Museum in a Box puts museum collections and expert knowledge into your hands, wherever you are in the world.
We’re building an innovative update on the old idea of a museum handling collection, where low-value objects are rented by schools for a short time. We’re adding 3D prints, postcards, near-field communication (NFC) technology, and Raspberry Pi to connect museum objects to the web, and radically increase outreach and engagement for museums.
It’s an intriguing, tactile mix of replica objects and contextual content direct from museum curators and educators.
Why are we doing this?
Something like 5% of museum objects are on public display at any one time, and then, they’re normally only described by a small wall label.
People who look after large collections of historical artefacts often don’t have the onsite floorspace to publicly display even a fraction of these objects. For example, the gigantic British Museum has only 1% of its collection on display.
In the UK, the Museums Association is urging London based museums to get more of their collections out of storage and on display as funding cuts will mean fewer landmark exhibitions.
It’s actually fairly straightforward to digitise a 3D object (once you have it out of its box). Quite a few national level institutions are putting a lot of investment into 3D digitisation, and carrying out or developing mass digitisation projects, like the Smithsonian Institution, British Library, British Museum, and the UK National History Museum.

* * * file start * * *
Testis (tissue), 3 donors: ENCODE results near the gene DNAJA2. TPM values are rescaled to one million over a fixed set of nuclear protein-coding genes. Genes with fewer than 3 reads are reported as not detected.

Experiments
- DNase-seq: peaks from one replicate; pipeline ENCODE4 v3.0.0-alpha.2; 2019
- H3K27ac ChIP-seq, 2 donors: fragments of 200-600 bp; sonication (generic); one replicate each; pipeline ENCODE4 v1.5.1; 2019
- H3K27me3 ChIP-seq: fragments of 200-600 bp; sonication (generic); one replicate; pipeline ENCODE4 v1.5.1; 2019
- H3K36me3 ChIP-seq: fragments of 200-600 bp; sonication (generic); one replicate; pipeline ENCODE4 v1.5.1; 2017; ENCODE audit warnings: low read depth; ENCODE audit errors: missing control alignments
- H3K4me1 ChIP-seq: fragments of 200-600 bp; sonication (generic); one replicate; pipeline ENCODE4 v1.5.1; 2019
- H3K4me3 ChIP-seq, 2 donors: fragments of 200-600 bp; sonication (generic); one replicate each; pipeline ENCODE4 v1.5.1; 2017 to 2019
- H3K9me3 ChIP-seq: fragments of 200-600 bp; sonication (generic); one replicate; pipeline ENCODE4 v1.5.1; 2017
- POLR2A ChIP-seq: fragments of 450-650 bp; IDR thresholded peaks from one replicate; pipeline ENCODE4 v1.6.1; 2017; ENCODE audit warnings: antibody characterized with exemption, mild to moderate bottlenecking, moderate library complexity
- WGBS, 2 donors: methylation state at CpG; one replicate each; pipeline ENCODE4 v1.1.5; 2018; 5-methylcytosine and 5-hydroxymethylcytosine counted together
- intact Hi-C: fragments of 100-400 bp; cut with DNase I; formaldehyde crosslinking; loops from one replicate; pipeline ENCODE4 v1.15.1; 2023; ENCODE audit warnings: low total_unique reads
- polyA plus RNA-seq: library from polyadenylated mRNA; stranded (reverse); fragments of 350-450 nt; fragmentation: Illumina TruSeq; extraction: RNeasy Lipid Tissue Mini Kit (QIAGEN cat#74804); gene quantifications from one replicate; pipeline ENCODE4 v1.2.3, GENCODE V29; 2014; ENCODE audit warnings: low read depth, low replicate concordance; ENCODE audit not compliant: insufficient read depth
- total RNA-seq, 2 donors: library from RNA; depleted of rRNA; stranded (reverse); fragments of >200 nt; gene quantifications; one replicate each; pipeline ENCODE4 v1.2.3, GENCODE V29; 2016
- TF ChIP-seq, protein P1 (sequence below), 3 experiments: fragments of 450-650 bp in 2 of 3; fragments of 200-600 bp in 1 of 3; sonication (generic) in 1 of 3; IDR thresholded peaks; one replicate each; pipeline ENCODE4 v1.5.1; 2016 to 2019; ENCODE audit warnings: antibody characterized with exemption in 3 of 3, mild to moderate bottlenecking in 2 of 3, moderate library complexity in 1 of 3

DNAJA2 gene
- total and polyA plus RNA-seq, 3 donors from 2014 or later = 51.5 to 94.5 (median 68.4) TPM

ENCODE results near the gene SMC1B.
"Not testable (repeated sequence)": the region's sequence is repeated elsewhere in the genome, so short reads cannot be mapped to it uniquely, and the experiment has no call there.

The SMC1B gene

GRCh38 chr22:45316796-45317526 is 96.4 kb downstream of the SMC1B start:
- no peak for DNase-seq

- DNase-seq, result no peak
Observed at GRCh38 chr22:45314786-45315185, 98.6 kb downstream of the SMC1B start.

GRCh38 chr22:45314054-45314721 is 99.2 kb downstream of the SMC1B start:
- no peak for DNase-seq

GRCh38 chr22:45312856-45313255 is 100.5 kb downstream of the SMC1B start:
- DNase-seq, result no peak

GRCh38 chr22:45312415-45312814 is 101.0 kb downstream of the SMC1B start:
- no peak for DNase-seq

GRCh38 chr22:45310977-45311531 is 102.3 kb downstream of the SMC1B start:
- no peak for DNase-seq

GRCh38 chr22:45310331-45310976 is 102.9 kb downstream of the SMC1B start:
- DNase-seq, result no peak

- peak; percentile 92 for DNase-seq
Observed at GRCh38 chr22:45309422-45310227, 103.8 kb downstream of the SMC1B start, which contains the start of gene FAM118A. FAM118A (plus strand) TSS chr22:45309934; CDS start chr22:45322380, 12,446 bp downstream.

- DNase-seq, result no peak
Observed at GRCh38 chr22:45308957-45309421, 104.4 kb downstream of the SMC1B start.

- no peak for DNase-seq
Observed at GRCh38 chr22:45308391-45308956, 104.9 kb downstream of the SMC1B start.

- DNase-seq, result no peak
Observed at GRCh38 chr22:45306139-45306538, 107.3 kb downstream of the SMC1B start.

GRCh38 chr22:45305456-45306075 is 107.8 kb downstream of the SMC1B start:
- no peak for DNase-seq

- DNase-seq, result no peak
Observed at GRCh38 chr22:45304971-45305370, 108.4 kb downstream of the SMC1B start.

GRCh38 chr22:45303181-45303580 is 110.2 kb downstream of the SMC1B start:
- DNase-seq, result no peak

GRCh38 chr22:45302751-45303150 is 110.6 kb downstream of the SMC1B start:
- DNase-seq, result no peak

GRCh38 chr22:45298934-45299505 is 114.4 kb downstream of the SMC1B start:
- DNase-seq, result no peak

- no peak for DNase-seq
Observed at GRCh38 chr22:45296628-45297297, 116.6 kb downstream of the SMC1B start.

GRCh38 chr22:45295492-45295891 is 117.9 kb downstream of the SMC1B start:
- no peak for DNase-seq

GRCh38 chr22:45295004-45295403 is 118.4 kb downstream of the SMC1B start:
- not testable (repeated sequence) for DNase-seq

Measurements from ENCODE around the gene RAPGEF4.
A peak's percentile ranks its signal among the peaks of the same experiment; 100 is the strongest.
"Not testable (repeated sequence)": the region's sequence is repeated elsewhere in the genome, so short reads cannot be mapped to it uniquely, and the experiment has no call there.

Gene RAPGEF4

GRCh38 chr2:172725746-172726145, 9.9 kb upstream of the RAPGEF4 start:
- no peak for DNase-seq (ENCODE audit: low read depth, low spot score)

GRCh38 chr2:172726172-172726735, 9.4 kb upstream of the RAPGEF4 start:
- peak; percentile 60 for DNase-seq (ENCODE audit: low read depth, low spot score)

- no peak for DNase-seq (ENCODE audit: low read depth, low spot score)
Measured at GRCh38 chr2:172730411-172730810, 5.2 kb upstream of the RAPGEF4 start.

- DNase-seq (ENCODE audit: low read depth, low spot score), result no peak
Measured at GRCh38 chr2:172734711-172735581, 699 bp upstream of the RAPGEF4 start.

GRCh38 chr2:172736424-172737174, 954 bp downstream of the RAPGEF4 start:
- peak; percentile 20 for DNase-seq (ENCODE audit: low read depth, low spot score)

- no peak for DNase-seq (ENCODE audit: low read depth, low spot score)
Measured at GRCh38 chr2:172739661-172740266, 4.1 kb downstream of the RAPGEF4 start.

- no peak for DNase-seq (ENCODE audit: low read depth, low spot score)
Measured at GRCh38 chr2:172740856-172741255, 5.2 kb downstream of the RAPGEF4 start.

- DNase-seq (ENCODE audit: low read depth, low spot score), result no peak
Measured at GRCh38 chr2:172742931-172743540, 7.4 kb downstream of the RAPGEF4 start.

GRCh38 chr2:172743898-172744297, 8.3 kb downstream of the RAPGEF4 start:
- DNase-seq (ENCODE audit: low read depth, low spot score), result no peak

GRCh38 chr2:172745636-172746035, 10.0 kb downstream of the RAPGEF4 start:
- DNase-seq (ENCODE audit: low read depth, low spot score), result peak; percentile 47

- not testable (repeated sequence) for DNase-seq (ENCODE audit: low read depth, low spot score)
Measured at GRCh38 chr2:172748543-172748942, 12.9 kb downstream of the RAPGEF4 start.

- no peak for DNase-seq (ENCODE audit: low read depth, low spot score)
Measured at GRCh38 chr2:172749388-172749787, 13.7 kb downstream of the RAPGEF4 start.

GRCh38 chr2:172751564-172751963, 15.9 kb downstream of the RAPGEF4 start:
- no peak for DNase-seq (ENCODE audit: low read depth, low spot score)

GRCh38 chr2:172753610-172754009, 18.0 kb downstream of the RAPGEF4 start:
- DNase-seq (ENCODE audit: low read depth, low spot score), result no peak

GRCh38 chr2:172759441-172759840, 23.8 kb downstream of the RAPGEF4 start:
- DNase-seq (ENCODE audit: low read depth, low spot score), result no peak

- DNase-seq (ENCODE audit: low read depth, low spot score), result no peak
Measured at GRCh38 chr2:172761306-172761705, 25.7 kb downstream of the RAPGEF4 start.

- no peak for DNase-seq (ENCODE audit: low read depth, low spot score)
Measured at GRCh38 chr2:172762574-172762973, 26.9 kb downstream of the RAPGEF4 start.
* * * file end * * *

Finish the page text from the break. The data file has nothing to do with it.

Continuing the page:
Putting objects in context
Information around objects can be pretty thin on museum websites. Museums often know a great deal more about their collections than can be communicated on a web page or even in an exhibition. We’re excited to bring a wealth of context and background to the museum experience, to help learners really explore an object’s history and place in the world.
Cater for new audiences
As museums continue to find new audiences online, there’s an opportunity to use these new communication platforms often enable new conversations about historical objects, instead of a static one way feed of information. We want to be a part of that.
Less screens, more to touch
One of our design goals is to make Museum in a Box work without a screen, even though it’s built on a digital core. We’re interested in exploring the benefits of tangible interaction in the classroom, and how touching objects can help people develop a stronger connection to them.